A new slate of names for Europe's top jobs is being considered by European Union leaders in Brussels.

The EU Council meeting, which has been in session since late yesterday evening, has been suspended and will reconvene tomorrow morning.

Agreement is being sought on a successor to Jean-Claude Juncker as European Commission President and an EU Council President to succeed Donald Tusk in November.

The roles of High Representative of the EU for Foreign Affairs, President of the European Parliament and President of the European Central Bank will also have to be filled.

A senior EU official has said the major sticking point is the position of President of the European Commission.

The spokesman said that relations were polarised along party political lines "which had certainly complicated a compromise".

It was decided to adjourn  the EU Council Summit, which had been sitting since last night, until 11am tomorrow.

The official said the majority of leaders had been reluctant to put proposals for filling the jobs to a vote today.

Mr Tusk will continue consulting with government leaders between today and when the summit resumes tomorrow morning.

He said there was a "clear objective" to make a breakthrough tomorrow.

The official said Mr Tusk had sought consensus on filling the jobs before the summit, but that a different package of proposals was tabled after Germany, France, Spain and the Netherlands met at the G20 summit in Osaka.

The officials said Mr Tusk learned of the four states' proposal "relatively late" during the G20.

RTÉ News understands, from officials from two separate countries, that the new proposals include the name of Dutch Commissioner Frans Timmermans for the role of President of European Commission and current World Bank Chief Executive Kristalina Georgieva from Bulgaria for the role of President of the EU Council.

Competition Commissioner Margarete Vestager or Belgian Prime Minister Charles Michel are also being considered for the role of High Representative of the EU for Foreign Affairs.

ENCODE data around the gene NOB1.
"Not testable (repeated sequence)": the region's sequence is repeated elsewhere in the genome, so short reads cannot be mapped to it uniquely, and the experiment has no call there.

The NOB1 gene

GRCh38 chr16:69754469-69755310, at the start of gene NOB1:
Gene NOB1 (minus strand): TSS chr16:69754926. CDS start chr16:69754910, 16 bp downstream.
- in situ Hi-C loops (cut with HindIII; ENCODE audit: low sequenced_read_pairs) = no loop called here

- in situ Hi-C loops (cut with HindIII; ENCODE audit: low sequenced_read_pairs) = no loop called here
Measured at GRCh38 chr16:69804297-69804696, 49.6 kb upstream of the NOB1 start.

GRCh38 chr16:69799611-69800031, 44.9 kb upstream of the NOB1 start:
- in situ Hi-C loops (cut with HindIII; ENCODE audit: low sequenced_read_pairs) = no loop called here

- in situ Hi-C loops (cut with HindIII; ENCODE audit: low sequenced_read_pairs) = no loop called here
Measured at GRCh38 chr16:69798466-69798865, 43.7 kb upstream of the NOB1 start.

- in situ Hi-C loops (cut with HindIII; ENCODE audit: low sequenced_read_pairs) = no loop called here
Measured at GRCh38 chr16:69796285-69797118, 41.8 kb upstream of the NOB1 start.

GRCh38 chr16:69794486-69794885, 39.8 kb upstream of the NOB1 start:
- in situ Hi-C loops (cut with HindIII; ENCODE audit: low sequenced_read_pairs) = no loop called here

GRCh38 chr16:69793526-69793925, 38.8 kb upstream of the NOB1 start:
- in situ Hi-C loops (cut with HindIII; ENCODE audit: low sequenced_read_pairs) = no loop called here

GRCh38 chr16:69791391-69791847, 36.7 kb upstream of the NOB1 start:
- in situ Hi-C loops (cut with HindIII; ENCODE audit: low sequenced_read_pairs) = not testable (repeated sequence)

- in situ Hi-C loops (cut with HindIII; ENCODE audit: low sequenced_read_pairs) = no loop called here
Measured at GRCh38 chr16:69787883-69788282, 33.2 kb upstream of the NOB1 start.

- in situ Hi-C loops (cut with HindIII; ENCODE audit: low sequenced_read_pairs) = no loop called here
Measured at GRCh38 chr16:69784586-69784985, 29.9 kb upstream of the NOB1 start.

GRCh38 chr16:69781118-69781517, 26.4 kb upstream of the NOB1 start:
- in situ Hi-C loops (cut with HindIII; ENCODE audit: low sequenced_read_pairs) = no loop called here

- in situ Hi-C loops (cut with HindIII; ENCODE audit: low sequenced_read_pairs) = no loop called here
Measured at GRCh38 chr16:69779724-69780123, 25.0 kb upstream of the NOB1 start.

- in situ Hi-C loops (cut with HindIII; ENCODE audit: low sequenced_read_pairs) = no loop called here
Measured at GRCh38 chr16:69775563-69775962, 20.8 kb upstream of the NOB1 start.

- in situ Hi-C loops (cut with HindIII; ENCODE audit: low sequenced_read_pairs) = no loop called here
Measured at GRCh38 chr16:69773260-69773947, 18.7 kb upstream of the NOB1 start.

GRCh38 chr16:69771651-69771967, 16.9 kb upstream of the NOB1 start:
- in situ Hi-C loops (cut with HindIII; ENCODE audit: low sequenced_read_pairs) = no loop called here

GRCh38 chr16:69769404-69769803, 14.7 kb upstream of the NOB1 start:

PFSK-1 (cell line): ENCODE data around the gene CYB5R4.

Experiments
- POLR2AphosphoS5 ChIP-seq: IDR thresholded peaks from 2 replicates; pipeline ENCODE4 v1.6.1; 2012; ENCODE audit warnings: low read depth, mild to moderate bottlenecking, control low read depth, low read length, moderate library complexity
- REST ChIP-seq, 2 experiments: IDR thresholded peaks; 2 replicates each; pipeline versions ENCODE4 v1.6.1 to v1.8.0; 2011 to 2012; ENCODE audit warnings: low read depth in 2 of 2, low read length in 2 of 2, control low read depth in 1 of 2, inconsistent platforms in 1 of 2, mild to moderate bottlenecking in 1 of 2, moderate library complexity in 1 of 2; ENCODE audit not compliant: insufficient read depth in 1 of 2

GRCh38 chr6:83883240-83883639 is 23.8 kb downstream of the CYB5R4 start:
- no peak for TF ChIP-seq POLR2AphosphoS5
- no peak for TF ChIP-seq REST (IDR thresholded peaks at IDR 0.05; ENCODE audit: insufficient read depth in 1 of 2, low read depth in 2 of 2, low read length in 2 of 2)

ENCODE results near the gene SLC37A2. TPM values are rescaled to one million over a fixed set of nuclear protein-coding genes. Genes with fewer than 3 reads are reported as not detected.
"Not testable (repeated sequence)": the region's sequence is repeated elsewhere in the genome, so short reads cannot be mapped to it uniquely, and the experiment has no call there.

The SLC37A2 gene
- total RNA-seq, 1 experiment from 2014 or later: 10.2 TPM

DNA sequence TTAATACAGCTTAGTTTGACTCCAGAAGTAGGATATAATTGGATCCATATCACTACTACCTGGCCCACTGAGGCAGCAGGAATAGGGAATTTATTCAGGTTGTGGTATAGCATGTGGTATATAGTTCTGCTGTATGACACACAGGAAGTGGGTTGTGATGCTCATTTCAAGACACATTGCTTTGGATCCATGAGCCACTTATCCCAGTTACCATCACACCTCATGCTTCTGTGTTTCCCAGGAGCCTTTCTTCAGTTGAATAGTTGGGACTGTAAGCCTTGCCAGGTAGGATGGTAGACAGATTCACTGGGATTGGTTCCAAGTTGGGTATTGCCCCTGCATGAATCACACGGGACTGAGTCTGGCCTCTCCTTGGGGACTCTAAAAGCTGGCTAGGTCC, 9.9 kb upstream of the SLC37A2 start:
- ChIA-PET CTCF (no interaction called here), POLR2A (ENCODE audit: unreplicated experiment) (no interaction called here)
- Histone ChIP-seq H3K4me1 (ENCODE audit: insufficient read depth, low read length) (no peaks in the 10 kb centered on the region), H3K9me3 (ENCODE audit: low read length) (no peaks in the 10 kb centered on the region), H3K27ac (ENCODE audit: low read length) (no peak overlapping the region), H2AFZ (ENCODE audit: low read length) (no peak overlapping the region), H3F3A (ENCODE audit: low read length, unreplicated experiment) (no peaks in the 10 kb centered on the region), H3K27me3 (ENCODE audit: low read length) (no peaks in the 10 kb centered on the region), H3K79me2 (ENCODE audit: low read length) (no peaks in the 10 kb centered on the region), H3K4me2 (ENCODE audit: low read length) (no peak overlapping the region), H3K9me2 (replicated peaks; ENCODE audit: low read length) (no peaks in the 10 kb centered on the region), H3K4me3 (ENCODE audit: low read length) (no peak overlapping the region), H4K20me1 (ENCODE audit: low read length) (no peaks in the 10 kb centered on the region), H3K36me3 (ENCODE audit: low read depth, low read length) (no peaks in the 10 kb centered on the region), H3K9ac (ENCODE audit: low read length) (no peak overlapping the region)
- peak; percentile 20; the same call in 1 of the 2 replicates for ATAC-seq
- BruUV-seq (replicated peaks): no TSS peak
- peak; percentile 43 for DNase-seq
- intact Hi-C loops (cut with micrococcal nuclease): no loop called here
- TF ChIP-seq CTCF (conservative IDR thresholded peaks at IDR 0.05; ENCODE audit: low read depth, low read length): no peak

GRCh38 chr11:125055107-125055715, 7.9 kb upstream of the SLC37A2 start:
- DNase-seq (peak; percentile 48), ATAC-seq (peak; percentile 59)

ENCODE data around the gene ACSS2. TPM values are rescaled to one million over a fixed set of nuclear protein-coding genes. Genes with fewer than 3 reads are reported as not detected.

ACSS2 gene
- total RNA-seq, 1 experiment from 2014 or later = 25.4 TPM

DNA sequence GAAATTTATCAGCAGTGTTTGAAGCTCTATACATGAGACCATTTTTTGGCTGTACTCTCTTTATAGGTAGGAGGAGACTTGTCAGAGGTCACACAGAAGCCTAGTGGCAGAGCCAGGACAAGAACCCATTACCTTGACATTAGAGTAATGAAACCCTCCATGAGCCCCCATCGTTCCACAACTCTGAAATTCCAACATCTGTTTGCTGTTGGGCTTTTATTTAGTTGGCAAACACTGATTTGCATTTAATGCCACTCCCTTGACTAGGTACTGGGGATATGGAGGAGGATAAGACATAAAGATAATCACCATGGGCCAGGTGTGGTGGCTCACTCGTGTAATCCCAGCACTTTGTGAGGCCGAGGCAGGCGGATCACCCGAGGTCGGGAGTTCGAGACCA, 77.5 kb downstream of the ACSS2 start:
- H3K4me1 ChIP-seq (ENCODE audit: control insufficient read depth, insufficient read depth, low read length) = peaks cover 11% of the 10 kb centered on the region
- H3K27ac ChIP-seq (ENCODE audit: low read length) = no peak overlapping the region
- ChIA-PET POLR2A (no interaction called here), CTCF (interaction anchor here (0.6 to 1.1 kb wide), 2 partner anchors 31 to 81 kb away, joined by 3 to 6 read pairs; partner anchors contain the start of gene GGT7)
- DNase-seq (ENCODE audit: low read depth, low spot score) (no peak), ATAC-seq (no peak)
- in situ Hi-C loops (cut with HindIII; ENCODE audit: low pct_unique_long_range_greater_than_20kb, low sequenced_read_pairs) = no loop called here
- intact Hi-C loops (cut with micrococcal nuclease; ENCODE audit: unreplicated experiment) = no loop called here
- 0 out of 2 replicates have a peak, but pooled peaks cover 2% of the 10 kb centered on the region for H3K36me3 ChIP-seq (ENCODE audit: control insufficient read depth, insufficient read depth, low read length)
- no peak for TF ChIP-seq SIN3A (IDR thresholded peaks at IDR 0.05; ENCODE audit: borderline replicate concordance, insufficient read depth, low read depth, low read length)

German MEP Manfred Weber, who was the European People's Party nominee for Commission President, is now understood to be discussed as a possible European Parliament President, potentially sharing a term with Belgian MEP Guy Verhofstadt.

The two officials stressed the names were very much in the realm of being discussion points and not formal proposals.

A journalist takes a nap as the talks went on late in to the night

Mr Timmermans was the nominee of the Socialist Group in the European Parliament for the role going into May's European elections.

Strong objections were raised to Mr Timmermans's candidacy by centre right prime ministers belonging to the European People's Party and by Hungary, Poland, Czechia and Slovakia.

German Chancellor Angela Merkel has said she still hoped EU leaders can reach a compromise.

Speaking following the suspension of the session, she said she "hoped that with good will a compromise will be feasible".

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Meanwhile, Dutch Prime Minister Mark Rutte said he thought a deal on the top EU jobs had been close, but he was now not certain that there would be an agreement tomorrow.

The talks are "unbelievably complicated", he said.

The impasse underlines broader decision-making problems facing the EU, which has struggled to respond to a series of crises in recent years, from migration to climate change and the aftermath of the global financial crisis.

The summit is a third attempt to fill five top posts running the European Union for the next five years, forging policy for the world's biggest free trade area and more than 500 million people.

The plan to award Mr Timmermans, a 58-year-old former foreign minister who speaks six languages, the Commission presidency was brokered by the leaders of France, Germany, Spain and Holland in Osaka after there was no majority support for the candidate of the EPP.

The EPP is the largest group in the EU parliament though it does not have a majority.

As a trade-off, the EPP could be handed the less influential job of European Parliament president. But the plan has met with fierce resistance.

"The vast majority of EPP prime ministers don't believe that we should give up the presidency quite so easily, without a fight," Taoiseach Leo Varadkar told reporters last night.

To be appointed, the next Commission president needs the support of at least 72% of the 28 member states, who must represent at least 65% of the EU population.

Additional reporting AFP